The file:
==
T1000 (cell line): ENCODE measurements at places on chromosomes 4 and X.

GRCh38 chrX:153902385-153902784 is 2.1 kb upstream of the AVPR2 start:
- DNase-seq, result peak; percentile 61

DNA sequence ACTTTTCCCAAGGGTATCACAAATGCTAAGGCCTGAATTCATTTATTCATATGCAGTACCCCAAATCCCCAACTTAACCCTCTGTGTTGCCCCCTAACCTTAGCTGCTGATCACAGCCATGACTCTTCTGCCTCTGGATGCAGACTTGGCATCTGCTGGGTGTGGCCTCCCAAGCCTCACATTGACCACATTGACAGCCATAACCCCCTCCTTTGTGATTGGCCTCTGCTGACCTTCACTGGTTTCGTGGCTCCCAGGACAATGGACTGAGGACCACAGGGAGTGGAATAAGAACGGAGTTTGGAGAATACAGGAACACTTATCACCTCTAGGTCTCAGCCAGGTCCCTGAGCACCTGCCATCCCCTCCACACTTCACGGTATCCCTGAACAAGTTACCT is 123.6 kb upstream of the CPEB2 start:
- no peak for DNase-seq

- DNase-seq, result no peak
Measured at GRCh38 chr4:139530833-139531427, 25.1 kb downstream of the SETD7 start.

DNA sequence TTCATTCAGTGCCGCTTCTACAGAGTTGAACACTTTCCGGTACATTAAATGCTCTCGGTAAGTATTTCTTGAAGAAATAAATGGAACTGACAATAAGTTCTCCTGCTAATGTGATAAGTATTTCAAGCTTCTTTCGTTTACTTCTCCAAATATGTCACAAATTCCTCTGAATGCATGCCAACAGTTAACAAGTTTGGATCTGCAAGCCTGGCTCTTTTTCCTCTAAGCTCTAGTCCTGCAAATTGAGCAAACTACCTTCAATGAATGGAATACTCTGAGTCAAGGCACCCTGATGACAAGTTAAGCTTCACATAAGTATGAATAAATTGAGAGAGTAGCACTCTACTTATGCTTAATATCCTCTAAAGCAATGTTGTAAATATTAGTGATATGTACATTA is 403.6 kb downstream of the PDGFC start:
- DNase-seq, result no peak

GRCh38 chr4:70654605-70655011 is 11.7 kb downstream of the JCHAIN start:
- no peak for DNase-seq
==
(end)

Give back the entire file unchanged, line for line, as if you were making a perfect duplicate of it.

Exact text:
T1000 (cell line): ENCODE measurements at places on chromosomes 4 and X.

GRCh38 chrX:153902385-153902784 is 2.1 kb upstream of the AVPR2 start:
- DNase-seq, result peak; percentile 61

DNA sequence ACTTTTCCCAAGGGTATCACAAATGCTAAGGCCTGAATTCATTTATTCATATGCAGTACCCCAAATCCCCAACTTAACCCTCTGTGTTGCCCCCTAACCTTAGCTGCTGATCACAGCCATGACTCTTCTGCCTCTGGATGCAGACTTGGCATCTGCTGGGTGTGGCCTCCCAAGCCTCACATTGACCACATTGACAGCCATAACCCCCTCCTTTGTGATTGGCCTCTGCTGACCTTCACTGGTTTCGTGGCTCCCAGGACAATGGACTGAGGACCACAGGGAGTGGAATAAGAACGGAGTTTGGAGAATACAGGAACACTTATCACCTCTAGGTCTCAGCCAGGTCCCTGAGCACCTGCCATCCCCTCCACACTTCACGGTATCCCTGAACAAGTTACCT is 123.6 kb upstream of the CPEB2 start:
- no peak for DNase-seq

- DNase-seq, result no peak
Measured at GRCh38 chr4:139530833-139531427, 25.1 kb downstream of the SETD7 start.

DNA sequence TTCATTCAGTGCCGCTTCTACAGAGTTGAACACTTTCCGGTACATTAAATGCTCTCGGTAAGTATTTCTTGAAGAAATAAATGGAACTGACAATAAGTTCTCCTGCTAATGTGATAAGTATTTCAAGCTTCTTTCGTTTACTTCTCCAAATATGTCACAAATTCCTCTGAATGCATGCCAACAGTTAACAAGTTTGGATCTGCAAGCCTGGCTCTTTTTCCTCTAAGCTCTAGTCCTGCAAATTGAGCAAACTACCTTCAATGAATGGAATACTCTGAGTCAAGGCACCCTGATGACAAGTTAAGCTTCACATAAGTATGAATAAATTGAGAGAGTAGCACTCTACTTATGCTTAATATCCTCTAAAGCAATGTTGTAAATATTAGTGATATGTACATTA is 403.6 kb downstream of the PDGFC start:
- DNase-seq, result no peak

GRCh38 chr4:70654605-70655011 is 11.7 kb downstream of the JCHAIN start:
- no peak for DNase-seq